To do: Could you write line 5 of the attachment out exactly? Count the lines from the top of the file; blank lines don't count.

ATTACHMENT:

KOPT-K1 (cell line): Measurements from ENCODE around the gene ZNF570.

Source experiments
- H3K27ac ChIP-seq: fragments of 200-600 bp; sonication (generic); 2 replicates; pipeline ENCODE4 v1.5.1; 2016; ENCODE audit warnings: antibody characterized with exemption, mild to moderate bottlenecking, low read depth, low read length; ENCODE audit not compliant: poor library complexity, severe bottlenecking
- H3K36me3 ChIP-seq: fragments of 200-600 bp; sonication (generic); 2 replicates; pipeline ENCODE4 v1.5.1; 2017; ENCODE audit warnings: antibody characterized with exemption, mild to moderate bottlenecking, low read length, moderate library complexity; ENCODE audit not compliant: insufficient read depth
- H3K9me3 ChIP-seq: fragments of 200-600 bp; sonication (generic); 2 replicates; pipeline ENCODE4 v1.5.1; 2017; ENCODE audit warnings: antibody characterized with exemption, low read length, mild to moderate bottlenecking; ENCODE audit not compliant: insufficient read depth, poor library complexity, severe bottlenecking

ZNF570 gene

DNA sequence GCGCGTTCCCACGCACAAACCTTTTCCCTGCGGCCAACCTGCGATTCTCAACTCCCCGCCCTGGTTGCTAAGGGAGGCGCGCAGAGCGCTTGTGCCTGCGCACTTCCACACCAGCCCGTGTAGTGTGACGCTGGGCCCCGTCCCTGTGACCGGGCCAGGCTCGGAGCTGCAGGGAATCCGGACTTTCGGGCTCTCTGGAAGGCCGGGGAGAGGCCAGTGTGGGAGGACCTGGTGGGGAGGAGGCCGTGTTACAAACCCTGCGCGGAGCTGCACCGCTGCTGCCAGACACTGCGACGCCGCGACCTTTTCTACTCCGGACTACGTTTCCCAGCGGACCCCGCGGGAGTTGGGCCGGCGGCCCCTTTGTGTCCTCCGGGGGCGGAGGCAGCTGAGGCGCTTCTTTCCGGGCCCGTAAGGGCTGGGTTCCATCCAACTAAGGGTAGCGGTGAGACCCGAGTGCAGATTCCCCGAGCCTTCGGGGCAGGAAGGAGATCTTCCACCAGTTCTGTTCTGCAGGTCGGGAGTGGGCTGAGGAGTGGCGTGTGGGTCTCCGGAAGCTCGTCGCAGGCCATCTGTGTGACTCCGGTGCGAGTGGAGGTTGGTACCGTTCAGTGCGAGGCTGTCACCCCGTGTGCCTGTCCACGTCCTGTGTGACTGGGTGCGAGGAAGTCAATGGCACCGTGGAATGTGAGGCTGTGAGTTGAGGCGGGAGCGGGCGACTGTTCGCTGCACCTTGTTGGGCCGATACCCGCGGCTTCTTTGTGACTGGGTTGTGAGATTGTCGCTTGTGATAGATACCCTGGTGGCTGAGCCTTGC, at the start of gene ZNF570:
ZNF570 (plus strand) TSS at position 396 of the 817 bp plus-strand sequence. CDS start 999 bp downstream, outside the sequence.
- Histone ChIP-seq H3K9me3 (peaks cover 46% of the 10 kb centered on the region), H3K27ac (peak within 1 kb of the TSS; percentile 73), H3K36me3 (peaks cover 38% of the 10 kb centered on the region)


- H3K9me3 ChIP-seq: fragments of 200-600 bp; sonication (generic); 2 replicates; pipeline ENCODE4 v1.5.1; 2017; ENCODE audit warnings: antibody characterized with exemption, low read length, mild to moderate bottlenecking; ENCODE audit not compliant: insufficient read depth, poor library complexity, severe bottlenecking